Future-proofing aging buildings with these kinds of capabilities can be challenging. Older buildings can’t support smart, intelligent technologies with existing, outdated systems. They need updated infrastructures that address tenant needs with up-to-date IT and communications technology as well as advanced energy management, mechanical, and space utilization systems.

This series explores how building owners and managers can update their facilities through the modernization of existing infrastructures, proactive maintenance, and updated technology systems. The article series also examines how innovative energy management and building management systems can help optimize facility performance.

According to the U.S. Energy Information Administration 2012 data, nearly half of all commercial buildings were constructed before 1980. 3

Figure 1: About half of all commercial buildings were constructed before 1980
Figure 1: About half of all commercial buildings were constructed before 1980

 

Similarly, data from SMR Research Corporation indicates that the average age of U.S. commercial buildings in the United States was 41.7 years in 2009. Add on the years between now and then, and the average age of the 4.61 million buildings in that study is now over 50 years old.

The age of buildings on higher education campuses is very similar. According to a Sightlines report, State of Facilities in Higher Education: 2014 Benchmarks, Best Practices, and Trends, 51% of all buildings on American college campuses were built between 1951 and 1990. 4

READ PART 2: COMMON ISSUES IN AGING BUILDINGS

 

Footnotes

1 Intelligent Buildings: 10 Trends to Watch in 2016 and Beyond, Navigant Research, 2016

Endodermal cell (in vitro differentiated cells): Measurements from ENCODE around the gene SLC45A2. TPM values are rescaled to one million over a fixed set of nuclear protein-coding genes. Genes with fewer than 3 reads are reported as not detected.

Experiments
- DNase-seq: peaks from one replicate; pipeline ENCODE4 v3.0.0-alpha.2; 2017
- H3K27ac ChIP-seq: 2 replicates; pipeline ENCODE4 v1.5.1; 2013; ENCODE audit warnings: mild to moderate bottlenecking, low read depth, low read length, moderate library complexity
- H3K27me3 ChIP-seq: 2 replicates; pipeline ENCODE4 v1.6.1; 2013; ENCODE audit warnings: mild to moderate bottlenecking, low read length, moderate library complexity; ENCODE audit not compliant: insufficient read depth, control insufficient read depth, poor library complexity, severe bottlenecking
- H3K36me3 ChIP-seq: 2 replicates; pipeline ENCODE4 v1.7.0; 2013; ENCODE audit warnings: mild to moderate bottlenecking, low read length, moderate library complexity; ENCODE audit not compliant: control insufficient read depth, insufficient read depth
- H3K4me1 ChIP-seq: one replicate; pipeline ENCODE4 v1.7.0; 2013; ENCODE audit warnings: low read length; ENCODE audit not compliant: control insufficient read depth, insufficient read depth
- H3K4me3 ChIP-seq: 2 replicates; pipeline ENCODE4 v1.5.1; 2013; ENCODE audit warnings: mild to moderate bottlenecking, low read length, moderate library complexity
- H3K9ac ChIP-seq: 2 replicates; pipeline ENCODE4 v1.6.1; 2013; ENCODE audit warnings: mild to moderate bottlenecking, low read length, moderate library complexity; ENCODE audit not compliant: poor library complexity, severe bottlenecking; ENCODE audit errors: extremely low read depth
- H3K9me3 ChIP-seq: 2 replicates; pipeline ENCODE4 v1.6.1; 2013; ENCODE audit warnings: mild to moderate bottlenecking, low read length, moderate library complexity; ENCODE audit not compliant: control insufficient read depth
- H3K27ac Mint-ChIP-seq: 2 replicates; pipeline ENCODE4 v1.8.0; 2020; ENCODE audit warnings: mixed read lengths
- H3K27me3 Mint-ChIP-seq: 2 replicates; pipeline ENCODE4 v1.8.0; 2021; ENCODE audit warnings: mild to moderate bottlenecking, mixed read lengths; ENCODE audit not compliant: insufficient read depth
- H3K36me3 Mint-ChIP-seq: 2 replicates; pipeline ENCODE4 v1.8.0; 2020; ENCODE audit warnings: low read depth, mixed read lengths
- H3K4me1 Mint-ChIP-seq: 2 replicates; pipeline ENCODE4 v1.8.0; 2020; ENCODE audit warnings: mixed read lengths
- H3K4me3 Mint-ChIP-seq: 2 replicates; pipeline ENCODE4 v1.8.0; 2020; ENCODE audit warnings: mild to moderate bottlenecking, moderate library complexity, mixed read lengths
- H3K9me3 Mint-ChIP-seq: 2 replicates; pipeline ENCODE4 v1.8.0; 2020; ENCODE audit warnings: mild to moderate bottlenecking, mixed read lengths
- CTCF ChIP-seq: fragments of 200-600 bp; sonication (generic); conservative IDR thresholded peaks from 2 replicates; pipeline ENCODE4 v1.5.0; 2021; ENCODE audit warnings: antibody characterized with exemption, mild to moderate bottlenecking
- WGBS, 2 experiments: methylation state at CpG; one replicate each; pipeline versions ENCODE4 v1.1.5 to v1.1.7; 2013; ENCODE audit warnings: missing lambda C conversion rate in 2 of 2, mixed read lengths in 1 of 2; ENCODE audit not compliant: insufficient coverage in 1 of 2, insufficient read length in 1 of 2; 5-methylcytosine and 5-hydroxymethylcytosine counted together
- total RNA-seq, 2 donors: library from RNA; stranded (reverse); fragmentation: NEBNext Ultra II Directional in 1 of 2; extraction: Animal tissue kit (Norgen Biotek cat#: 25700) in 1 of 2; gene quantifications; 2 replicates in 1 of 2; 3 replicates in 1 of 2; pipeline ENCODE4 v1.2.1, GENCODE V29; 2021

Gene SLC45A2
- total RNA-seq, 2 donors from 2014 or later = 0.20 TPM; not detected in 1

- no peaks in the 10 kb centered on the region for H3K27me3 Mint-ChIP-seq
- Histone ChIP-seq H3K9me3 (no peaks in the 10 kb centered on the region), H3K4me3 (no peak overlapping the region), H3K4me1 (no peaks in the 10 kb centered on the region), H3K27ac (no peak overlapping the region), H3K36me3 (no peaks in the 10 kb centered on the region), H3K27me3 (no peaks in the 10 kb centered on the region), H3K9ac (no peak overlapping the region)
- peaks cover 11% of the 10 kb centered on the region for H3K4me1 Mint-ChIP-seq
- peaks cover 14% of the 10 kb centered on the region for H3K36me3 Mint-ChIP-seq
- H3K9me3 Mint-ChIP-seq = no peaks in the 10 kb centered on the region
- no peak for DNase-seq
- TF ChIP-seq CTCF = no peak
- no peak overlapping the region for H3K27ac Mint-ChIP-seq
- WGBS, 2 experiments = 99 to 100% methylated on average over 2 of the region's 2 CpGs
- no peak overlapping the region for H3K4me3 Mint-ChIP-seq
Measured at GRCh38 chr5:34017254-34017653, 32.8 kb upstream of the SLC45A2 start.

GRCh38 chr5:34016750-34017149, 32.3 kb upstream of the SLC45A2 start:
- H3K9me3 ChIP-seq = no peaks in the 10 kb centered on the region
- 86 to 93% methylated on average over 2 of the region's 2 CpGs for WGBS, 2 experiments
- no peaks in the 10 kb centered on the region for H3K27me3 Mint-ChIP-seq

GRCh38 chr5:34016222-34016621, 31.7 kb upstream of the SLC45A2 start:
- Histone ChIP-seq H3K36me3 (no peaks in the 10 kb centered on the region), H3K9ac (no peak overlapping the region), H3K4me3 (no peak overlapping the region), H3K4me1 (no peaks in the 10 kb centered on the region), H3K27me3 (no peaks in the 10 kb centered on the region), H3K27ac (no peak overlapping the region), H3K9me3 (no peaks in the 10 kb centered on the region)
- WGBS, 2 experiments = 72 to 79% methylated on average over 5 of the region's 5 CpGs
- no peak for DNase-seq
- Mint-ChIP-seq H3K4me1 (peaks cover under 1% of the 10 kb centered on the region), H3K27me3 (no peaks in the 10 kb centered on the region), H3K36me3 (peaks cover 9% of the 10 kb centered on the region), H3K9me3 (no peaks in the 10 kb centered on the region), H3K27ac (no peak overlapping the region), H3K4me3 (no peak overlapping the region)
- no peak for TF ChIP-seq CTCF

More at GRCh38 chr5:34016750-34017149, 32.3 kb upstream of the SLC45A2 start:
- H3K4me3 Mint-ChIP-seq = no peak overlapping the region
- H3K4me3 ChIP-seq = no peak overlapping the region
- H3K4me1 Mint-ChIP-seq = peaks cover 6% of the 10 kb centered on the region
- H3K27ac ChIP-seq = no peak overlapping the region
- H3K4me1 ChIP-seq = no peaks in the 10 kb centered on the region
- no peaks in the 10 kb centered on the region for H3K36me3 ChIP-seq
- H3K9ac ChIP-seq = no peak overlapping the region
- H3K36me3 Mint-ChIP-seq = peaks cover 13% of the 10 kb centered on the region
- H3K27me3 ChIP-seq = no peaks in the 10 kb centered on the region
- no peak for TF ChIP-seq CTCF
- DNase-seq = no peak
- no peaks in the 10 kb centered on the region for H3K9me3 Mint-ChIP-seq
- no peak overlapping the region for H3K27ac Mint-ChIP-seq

2 The impact of social media on lodging performance, by Chris K. Anderson, PhD, Cornell Hospitality Reports, Nov. 2012; Vol. 12, Number 15, 6-11.

3 Commercial Buildings Energy Consumption Survey, U.S Energy Information Administration, 2012

4 State of Facilities in Higher Education, Sightlines, 2014

About the Authors

Kurt Gokbudak is a systems architect for Schneider Electric. He focuses on understanding the energy and operational challenges and needs that facilities face today so Schneider Electric can provide the best tools to address them and better position these facilities for the future. He has been with Schneider Electric for 5 years and has held sales, marketing, and operational positions throughout his 25-year career. He is a Certified Energy Manager (CEM) and is an active member of the Association of Engineers (AEE) and the American Society of Heating, Refrigerating, and Air-Conditioning Engineers (ASHRAE). He holds a bachelor’s degree in mechanical engineering from the University of Illinois.

Jack Creamer is Schneider Electric Segment Marketing Manager – Pumping Equipment, based in the United States. Mr. Creamer has more than 30 years in the Electrical Industry, and has been involved for 10 years in the Pumping Industry. He is involved in key industry organizations such as the Hydraulic Institute and Submersible Wastewater Pump Association, where he holds both Committee Chair and Board level positions. In his time in the Pump industry, he has help Schneider create numerous solutions that both enhance pumping efficiency and address issues such as maintenance and downtime.